According to the release, there is sufficient evidence to prosecute those cases that are prosecutable. For example, what additional pieces of evidence the Minister of Justice and her Solicitor General need to institute legal action against the former Managing Director of the Roberts International Airport (RIA), who without following the Public Procurement and Concession Act of 2005, took US35,000 of public money and wired it to a purported company in London for a pathfinder which was never received. The RIA management has admitted to this claim.
"The Ministry of Justice should hold itself responsible for its inability to prosecute applicable corruption cases. It is an open secret that the Justice Ministry is weak and does not have the capacity to prosecute difficult corruption cases; this is why officials of the ministry hide behind their inadequacies by always claiming that there is not sufficient evidence to prosecute.
For example the Justice Ministry refused to prosecute the case involving the former Inspector General of Police as recommended by the Liberia Anti-Corruption Commission (LACC) on grounds that the case lacked sufficient evidence. The GAC notes that the LACC took on the case the Justice Ministry claimed lacked sufficient evidence and won."
"During one of the very few important corruption cases the Ministry of Justice won against two young men who transferred US$1.1 million from the Central Bank of Liberia to Ecobank in 2009, the GAC paid almost US$30,000 for a signature analysis expert, a former FBI officer from Chicago, the United States of America, to come to Liberia to analyze the signatures of the President of Liberia, the former Deputy Minister of Revenue and others, who signatures were forged in the matter.
The Central Bank of Liberia later underwrote the cost of the expert to come to Liberia for the second time to testify during the case. If it had not been for GAC's audit report, the government would not have won this case."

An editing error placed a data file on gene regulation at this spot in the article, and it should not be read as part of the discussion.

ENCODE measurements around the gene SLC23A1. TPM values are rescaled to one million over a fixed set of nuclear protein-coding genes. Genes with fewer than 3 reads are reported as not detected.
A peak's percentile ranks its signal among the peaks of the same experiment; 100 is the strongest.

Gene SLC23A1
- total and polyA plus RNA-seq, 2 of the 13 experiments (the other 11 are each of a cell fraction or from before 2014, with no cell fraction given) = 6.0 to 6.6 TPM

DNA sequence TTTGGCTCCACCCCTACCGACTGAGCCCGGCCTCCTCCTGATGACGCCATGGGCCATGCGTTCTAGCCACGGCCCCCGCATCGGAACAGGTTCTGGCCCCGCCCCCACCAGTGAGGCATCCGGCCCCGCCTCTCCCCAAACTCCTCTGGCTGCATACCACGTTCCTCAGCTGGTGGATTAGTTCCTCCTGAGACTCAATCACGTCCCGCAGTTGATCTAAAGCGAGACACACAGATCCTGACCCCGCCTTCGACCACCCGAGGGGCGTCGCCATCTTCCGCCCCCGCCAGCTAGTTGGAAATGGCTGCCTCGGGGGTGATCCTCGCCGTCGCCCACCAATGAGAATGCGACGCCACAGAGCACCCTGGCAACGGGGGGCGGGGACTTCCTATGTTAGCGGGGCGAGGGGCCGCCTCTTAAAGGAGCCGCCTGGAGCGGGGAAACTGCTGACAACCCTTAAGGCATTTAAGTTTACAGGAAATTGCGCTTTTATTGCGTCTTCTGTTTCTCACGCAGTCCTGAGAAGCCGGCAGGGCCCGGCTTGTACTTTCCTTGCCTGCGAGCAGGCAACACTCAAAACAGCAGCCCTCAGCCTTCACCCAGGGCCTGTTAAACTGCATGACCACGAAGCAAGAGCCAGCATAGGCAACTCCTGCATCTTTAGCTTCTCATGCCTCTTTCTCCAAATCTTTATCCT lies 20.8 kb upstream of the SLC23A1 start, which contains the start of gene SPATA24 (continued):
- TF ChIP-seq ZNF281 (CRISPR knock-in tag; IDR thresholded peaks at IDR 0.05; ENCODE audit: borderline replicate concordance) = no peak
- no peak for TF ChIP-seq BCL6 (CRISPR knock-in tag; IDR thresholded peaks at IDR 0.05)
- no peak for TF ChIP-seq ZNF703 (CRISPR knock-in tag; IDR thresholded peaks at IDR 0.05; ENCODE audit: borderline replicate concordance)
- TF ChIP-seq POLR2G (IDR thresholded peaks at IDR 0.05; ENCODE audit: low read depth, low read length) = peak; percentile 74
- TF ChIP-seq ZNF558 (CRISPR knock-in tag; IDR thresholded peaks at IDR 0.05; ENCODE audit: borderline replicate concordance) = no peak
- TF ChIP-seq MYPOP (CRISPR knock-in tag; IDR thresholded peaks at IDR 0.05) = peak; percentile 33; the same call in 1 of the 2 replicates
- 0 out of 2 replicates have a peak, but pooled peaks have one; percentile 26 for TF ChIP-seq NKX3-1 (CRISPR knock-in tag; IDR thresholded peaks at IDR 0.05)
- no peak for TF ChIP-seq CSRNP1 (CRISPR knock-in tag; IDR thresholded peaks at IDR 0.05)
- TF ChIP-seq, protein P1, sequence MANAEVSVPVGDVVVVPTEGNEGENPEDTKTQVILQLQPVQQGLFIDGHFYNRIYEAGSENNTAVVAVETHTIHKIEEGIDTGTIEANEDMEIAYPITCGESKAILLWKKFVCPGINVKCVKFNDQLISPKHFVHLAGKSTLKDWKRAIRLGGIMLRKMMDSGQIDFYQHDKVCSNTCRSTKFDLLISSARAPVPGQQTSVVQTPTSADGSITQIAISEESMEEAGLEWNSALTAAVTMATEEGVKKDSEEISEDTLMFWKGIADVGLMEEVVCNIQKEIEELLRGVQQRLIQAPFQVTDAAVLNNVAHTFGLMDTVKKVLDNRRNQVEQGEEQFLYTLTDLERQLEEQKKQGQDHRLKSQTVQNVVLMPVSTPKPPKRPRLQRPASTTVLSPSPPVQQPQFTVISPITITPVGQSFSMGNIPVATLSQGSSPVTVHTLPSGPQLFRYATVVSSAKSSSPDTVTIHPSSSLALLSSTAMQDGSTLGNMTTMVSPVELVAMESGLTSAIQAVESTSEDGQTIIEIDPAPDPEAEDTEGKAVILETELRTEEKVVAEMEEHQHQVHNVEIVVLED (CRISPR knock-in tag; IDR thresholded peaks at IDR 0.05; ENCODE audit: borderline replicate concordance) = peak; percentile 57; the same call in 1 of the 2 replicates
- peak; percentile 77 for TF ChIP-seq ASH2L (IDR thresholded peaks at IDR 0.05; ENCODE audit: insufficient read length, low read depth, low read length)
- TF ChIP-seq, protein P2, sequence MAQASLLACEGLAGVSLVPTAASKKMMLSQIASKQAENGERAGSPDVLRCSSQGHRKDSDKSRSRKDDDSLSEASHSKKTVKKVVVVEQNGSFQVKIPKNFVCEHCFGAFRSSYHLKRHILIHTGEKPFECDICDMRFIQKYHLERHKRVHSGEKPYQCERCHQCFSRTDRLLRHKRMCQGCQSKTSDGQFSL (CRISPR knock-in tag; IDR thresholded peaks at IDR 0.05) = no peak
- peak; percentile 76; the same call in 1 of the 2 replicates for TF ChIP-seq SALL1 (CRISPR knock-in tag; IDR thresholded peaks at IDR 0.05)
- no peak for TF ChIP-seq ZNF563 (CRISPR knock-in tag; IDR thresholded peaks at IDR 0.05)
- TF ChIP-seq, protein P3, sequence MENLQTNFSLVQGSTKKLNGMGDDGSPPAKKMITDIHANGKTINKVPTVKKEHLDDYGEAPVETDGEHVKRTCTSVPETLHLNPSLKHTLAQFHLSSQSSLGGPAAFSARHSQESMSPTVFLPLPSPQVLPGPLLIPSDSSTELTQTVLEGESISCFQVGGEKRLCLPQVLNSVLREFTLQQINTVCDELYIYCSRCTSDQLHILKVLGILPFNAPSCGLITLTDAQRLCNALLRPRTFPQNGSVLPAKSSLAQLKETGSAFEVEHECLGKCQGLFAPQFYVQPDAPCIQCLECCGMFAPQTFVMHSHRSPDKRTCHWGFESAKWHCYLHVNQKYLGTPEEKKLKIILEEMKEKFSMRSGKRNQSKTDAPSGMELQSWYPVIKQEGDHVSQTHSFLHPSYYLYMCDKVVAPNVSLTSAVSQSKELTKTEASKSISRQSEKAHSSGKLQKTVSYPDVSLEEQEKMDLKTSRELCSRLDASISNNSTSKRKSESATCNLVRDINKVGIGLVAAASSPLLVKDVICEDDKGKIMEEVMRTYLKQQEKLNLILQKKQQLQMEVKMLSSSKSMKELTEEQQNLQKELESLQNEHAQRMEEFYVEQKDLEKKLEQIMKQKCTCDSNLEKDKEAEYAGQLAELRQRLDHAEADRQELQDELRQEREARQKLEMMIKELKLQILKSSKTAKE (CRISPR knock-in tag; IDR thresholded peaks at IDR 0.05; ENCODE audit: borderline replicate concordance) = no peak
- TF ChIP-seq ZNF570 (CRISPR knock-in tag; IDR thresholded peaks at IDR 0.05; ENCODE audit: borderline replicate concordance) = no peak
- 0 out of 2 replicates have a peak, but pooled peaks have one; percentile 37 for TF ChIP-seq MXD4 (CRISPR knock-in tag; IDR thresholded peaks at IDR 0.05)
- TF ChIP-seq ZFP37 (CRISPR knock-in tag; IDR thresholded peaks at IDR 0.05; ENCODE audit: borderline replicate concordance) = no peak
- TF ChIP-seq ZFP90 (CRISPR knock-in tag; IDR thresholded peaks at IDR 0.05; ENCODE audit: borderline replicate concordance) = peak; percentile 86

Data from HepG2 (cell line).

The GAC release further said that as for Information Minister Lewis Brown and his Deputy, they do not have any effective communication strategy for the Government, therefore to remain relevant, they make pronouncements about issues they have little or no knowledge about on talk shows and hold press conferences that achieve nothing for the Government.
The Liberian anti-graft office said it is saddened for institutions in government to intentionally vilify its hard-earned credibility, thereby sending a discouraging signal to the Liberian people and outside world, especially our international donor partners.
These wild assertions, by highly placed Government officials, who obviously know very little or nothing about the Auditing Profession, must by necessity lead one to wonder about their motivation.
Where were these officials when the GAC audit reports were one of the primary international requirements for Liberia to reach Highly Indebted Poor Countries (HIPC) completion points, which led to the forgiveness of the more than US$4 billion of external debt, the release said.
The Commission reminds these government officials that all of its audits meet international standards, including International Standards of Supreme Audit institutions (ISSAIs) and International standards on Auditing (ISAs), promulgated respectively by International Organization of Supreme Audit Institutions (INTOSAI) and International Federation of Accountants (IFAC).
The General Auditing Commission remains committed to conducting credible audits to ensure an accountable and transparent public sector financial management system.
The GAC is therefore assuring the Liberian people and the international partners that there is no statute of limitation, particularly on cases relating to constructive fraud with respect to the relevance of audit reports. If the Christiana Tah led Justice Ministry does not consider it necessary at this time to take appropriate actions on GAC audit reports, then another Justice Minister in the future could revisit the contents or merits of these reports and take actions as appropriate under the law, the release concluded.